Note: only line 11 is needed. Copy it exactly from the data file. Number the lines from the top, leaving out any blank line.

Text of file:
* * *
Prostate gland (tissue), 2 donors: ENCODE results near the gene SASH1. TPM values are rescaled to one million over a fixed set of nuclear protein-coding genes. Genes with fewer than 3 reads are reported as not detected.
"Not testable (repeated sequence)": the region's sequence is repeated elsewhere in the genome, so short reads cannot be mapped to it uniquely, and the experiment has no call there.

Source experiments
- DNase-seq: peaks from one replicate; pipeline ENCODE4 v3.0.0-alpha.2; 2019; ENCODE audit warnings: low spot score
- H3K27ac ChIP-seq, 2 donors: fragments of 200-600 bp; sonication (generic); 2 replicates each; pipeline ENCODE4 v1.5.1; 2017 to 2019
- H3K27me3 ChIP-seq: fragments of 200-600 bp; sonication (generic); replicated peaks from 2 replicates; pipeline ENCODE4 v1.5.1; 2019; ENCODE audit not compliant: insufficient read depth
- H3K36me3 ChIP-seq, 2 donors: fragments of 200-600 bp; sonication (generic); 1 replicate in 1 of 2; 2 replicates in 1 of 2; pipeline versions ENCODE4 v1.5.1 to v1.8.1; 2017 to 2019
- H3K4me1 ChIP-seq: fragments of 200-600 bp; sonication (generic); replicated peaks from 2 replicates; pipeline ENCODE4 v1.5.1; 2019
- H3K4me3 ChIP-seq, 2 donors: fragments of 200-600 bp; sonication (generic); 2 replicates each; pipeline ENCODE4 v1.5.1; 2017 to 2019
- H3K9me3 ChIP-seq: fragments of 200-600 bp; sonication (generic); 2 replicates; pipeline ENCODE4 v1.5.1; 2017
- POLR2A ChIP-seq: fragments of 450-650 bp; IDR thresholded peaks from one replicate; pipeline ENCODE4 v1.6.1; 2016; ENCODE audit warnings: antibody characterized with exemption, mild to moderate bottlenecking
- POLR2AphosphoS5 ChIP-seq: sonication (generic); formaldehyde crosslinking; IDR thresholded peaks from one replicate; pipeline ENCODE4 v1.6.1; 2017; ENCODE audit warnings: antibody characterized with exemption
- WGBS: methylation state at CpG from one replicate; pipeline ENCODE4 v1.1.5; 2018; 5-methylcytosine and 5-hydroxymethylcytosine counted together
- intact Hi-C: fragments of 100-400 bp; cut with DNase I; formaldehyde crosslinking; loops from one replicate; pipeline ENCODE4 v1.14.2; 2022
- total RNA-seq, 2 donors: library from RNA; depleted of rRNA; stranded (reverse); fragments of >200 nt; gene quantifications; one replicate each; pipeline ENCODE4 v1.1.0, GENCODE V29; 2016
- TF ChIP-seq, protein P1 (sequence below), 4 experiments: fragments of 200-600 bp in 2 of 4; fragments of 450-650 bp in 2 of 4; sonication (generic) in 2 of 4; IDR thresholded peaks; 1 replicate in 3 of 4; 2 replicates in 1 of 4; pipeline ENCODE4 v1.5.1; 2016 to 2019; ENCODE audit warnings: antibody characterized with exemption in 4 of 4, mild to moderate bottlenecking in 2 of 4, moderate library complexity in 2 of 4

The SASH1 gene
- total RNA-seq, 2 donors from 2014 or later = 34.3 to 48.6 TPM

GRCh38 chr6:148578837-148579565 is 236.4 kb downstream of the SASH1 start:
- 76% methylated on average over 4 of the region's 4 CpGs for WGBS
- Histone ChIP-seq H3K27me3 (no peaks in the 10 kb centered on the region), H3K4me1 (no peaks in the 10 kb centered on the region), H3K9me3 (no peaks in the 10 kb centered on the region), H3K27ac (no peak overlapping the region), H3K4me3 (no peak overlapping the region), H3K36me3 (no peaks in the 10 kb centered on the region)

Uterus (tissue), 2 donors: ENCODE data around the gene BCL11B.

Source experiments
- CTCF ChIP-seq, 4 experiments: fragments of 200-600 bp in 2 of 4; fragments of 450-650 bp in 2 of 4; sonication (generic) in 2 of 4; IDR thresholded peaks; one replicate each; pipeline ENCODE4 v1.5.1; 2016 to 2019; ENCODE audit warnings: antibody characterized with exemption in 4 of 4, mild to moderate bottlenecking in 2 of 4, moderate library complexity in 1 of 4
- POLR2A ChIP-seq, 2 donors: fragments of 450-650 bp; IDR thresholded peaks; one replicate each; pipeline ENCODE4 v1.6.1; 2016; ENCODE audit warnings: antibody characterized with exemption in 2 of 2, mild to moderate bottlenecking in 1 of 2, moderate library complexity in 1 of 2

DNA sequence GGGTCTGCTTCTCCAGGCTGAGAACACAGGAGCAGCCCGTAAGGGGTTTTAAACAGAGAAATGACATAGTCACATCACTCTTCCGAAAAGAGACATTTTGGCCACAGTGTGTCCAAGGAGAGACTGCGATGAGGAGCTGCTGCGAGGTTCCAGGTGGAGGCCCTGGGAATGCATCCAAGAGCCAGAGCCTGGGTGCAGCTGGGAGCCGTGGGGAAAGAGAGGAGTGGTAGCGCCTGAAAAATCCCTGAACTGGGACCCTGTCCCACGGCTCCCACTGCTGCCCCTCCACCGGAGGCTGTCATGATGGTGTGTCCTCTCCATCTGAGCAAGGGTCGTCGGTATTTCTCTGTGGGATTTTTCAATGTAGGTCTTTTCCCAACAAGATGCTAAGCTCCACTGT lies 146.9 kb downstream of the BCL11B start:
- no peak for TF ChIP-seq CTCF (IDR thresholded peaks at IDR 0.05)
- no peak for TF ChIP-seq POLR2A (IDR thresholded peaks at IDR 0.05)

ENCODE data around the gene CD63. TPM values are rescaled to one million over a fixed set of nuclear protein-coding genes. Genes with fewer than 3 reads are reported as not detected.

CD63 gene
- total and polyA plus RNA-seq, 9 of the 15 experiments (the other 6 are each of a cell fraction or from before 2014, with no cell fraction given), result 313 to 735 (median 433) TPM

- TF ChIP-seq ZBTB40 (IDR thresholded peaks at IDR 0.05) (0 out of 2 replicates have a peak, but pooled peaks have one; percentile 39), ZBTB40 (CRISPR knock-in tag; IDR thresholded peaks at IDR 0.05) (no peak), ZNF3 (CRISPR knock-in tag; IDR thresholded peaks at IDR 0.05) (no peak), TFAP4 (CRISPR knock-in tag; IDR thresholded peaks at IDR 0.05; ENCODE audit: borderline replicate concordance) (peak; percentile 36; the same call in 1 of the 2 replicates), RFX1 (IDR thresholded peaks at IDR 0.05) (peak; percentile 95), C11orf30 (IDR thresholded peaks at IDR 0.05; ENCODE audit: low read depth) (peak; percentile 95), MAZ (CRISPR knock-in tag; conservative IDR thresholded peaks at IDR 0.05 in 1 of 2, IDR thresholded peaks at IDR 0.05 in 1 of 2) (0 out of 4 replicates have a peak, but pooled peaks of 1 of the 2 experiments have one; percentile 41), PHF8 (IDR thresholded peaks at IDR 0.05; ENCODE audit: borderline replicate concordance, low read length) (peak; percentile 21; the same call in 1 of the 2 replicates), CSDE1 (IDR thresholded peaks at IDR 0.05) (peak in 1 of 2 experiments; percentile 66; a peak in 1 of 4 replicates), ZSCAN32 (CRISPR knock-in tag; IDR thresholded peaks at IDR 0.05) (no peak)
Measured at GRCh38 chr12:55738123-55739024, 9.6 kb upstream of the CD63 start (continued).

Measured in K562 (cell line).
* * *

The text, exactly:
- POLR2A ChIP-seq: fragments of 450-650 bp; IDR thresholded peaks from one replicate; pipeline ENCODE4 v1.6.1; 2016; ENCODE audit warnings: antibody characterized with exemption, mild to moderate bottlenecking